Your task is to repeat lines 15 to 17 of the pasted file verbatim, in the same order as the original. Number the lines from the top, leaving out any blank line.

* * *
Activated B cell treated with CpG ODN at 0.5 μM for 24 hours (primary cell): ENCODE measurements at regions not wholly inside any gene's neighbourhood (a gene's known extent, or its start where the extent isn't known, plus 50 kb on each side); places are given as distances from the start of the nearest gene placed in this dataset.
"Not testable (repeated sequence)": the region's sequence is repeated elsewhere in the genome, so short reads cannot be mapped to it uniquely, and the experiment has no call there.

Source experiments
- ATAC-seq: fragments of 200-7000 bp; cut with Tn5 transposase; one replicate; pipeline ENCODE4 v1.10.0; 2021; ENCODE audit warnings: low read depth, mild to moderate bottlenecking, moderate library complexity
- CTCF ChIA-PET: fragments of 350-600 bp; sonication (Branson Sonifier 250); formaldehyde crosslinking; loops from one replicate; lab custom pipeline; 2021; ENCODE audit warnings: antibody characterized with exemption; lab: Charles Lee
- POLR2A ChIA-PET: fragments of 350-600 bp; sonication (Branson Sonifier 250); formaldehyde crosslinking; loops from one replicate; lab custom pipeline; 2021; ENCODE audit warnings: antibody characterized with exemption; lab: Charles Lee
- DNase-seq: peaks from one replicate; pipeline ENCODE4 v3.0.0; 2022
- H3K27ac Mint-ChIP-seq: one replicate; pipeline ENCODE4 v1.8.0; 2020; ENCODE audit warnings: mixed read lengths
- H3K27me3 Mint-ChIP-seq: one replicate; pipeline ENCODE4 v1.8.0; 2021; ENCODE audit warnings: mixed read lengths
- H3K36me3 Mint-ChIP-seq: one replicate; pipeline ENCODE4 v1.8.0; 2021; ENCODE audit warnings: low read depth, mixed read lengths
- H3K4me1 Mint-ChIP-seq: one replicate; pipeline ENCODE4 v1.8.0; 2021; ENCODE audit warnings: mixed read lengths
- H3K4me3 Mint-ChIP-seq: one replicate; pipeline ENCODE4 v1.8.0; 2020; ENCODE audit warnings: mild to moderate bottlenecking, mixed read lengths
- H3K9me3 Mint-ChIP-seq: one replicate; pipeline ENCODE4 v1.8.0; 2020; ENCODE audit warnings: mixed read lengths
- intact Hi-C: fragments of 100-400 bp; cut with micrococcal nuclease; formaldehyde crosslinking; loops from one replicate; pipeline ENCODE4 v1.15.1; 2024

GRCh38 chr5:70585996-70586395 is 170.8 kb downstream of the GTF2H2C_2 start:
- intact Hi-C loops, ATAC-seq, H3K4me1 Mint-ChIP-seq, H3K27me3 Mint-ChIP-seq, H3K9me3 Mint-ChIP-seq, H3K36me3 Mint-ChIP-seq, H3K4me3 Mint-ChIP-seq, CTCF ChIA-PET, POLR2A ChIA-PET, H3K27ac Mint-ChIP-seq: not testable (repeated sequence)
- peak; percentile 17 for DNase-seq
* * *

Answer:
GRCh38 chr5:70585996-70586395 is 170.8 kb downstream of the GTF2H2C_2 start:
- intact Hi-C loops, ATAC-seq, H3K4me1 Mint-ChIP-seq, H3K27me3 Mint-ChIP-seq, H3K9me3 Mint-ChIP-seq, H3K36me3 Mint-ChIP-seq, H3K4me3 Mint-ChIP-seq, CTCF ChIA-PET, POLR2A ChIA-PET, H3K27ac Mint-ChIP-seq: not testable (repeated sequence)
- peak; percentile 17 for DNase-seq